Bette & Martin Out On The Town

Fox News (ick!)
Tuesday, March 28, 2006
By Roger Friedman

Sting & Trudie: Mad About You, Literally

Yes, that was Bette Midler, who’s so very tiny, sneaking into the New Victory Theater last night with husband Martin von Hasselberg. (Their 19-year-old daughter is away at college, so they’re free to enjoy this type of evening.) They’d come to see rock star/actor Sting and his glamorous wife/actress/producer/activist Trudie Styler in a one off performance of “Twin Spirits.”

British director John Caird fashioned this evening with Sting and Trudie reading letters of Robert and Clara Schumann while a narrator – last night, Jonathan Pryce – guides the audience and a group of musicians plays Schumann’s music. Last night’s show was to benefit Broadway Cares/Equity Fights AIDS.

In June, Trudie and Sting will recreate the evening to benefit more causes in a performance at Windsor Castle. Ian McKellen will take over from Pryce. Many royals will be in attendance, but no Bette Midler. She’s our kind of benign ruler.

In case you don’t know, Robert Schumann was a very famous classical German composer who was born in 1810. He and his wife, Clara, a famous pianist, had a tempestuous, sensational marriage that ended abruptly when Schumann died at age 40 in 1856 – probably of syphilis. He was already mad as a hatter, having tried to kill himself by jumping in the Rhine. Clara had a relationship with Johannes Brahms (you know him, he wrote the Lullaby) that has never been quite explained.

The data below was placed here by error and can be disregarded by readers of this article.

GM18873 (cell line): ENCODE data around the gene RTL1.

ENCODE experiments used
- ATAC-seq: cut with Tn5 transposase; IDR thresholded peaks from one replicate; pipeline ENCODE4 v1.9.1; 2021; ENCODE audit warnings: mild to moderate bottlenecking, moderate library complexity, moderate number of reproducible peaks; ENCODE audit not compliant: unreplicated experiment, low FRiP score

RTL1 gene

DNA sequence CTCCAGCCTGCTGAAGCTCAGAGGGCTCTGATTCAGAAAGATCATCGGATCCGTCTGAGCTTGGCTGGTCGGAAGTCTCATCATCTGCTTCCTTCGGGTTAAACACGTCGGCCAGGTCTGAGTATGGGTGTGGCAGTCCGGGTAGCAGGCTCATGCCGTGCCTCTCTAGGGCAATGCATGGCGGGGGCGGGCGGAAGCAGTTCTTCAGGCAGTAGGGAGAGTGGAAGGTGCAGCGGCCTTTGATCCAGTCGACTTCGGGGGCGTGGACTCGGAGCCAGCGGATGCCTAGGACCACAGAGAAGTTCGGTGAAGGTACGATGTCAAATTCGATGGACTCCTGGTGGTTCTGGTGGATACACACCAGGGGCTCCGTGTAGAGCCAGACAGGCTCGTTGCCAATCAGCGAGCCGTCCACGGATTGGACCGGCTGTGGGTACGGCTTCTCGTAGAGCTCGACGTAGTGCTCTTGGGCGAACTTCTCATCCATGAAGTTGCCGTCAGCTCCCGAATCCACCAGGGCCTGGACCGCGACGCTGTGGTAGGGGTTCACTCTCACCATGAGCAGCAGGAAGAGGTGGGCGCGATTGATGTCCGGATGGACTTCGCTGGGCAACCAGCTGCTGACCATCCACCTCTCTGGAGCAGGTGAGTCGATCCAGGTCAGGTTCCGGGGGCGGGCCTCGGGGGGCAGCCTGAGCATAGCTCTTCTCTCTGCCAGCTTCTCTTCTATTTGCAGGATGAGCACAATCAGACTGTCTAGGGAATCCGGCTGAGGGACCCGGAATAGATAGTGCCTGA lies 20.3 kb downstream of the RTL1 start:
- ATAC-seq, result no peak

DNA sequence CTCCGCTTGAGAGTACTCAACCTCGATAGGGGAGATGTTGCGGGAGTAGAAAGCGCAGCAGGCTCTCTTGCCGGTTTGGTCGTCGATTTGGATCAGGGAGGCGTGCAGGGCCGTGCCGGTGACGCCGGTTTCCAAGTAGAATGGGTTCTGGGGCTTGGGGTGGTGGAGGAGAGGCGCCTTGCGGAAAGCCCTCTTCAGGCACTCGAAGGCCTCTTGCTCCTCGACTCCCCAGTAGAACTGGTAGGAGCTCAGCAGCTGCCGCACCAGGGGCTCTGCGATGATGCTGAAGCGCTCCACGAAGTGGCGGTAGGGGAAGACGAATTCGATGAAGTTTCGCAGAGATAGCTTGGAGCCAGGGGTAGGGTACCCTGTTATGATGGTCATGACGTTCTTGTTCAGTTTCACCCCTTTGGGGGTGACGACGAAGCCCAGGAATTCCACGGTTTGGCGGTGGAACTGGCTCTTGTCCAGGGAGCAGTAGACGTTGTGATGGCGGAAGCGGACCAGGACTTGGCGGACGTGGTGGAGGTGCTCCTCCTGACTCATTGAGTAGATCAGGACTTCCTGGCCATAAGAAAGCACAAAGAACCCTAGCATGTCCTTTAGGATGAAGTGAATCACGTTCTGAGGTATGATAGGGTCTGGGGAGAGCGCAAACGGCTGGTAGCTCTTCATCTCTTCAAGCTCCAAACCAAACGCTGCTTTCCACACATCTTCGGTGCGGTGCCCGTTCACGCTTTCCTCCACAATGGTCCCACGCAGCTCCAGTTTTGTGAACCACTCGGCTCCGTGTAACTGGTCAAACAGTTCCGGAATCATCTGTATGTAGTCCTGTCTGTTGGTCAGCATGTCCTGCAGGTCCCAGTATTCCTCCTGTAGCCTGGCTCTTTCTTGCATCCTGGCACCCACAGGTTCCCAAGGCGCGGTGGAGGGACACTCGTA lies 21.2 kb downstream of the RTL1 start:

The whole of “Twin Souls” was an unexpectedly moving and well-produced piece. I’m sorry no one filmed it; it would be perfect for PBS. Sting and Trudie were sort of like the hip version of Robert Wagner and Jill St. John, who often perform the less sophisticated “Love Letters” around the country.

The old adage is that couples either have chemistry on or off stage, but never both. Trudie and Sting are the exception to the rule. They caused quite a nice buzz in character, Trudie especially embodying Clara Schumann’s grace as she must come to understand her husband’s madness. She imbued the part with disarming elegance. Sting played off her with a combination of growing distance and a kind of sadness as Schumann realizes his days are numbered.

The music was provided by a group of classical singers and musicians that featured Joshua Bell on violin, Jeremy Denk and Natasha Paremski on dueling pianos, and Alisa Weilerstein on cello. Caird didn’t have much time to prepare, but his lighting and staging made for a very enticing tableau. Again, it would be a shame if they all didn’t reconvene one more time and commit this unusual project to tape or film.

After the show, I did manage to coax away the binder from which Sting read Schumann’s letters as developed by Caird. And what did I find? All through the script, Sting had corrected the misspellings in the text. He actually scrawled the word “spelling” several times as an admonishment. Once an English teacher, you know, always an English teacher.

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